totally agree….this time next year there would be a HUGE class action going, but i’m willing to bet that as soon as you pop that baby out of the box, and in order to turn it on, you have to be connected to the internet, which will then feed the xbots a huge terms agreement that will essentially sign away all of your rights as a consumer as well as asking for your first born child….it’s the only way microsoft avoids legal action, phil harrison himself said “when you buy a game, it sits on your hardrive & you have PERMISSION to play whenever you’d Like” (assuming your internet is functioning today)…..i don’t know about you, but when i hand over money for a physical product, i don’t want anyone to give me “permission” to use it….in our economy, products & services simply don’t work that way….what microsoft is doing is cracking a door that can never be closed, and will only be thrown wide open if people are desperate enough to get their halo fix that they support it…add on top of that the assumption that this generation, and all of the software you purchased now lasts only as long as microsoft allows, and you have a huge problem….What if microsoft decided to release the xbox two in a couple years time, and switch all servers over to that box? Then all of the money you spent on games is literally flushed down the toilet….maybe microsoft lets you play your old games on the new system “for a fee”…..how kind. The only reason microsoft has to hold these details back at this point, in the middle of a crap storm of epic proportions, is that they want the consumer to be misinformed….they don’t want you to have the whole story when you plop down your cash for the system, and they will hold specifics back until the last possible instant to build buzz for a system that is “in the cloud”, a cloud that we can only access when microsoft says we can….what a joke, anyone that falls for this deserves the stress that will come from it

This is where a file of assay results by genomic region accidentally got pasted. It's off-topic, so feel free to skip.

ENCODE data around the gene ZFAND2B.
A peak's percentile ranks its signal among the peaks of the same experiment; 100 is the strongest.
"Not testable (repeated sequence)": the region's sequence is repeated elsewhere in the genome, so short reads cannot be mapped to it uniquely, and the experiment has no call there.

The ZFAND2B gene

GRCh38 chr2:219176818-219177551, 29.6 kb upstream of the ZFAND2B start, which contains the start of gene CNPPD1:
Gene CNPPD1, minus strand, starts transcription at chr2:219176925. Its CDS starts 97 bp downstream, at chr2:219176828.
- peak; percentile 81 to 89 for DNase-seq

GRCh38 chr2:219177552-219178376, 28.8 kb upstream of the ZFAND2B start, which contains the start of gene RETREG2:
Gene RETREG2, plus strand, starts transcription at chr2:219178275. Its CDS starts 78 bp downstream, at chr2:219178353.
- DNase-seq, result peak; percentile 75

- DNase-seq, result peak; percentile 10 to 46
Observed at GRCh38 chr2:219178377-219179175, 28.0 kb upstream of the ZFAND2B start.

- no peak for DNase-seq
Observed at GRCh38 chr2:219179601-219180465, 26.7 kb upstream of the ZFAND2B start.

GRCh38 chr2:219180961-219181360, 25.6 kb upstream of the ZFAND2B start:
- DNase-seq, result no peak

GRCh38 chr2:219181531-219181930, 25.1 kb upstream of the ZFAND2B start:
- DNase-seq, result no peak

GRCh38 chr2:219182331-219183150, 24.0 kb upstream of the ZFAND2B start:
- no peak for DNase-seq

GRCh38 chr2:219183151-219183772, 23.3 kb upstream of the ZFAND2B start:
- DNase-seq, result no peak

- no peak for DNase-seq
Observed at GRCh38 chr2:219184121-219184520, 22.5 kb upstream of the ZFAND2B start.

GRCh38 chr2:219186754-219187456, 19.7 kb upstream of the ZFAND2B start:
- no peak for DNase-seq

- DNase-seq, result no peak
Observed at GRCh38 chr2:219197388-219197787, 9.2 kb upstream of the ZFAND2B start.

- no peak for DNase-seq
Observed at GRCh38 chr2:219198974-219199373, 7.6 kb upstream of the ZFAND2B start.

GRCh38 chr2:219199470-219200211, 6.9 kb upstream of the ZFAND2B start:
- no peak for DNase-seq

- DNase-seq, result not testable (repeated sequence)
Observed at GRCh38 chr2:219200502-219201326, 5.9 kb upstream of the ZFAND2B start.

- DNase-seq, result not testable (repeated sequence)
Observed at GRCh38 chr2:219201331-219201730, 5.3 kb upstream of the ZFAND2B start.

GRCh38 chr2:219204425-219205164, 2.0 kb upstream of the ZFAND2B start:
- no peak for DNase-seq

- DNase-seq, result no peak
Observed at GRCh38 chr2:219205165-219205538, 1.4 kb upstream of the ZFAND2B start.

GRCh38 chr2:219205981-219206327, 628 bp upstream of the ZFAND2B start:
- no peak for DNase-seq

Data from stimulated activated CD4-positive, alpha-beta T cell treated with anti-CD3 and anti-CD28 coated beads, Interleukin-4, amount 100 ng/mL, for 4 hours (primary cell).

• Awesomer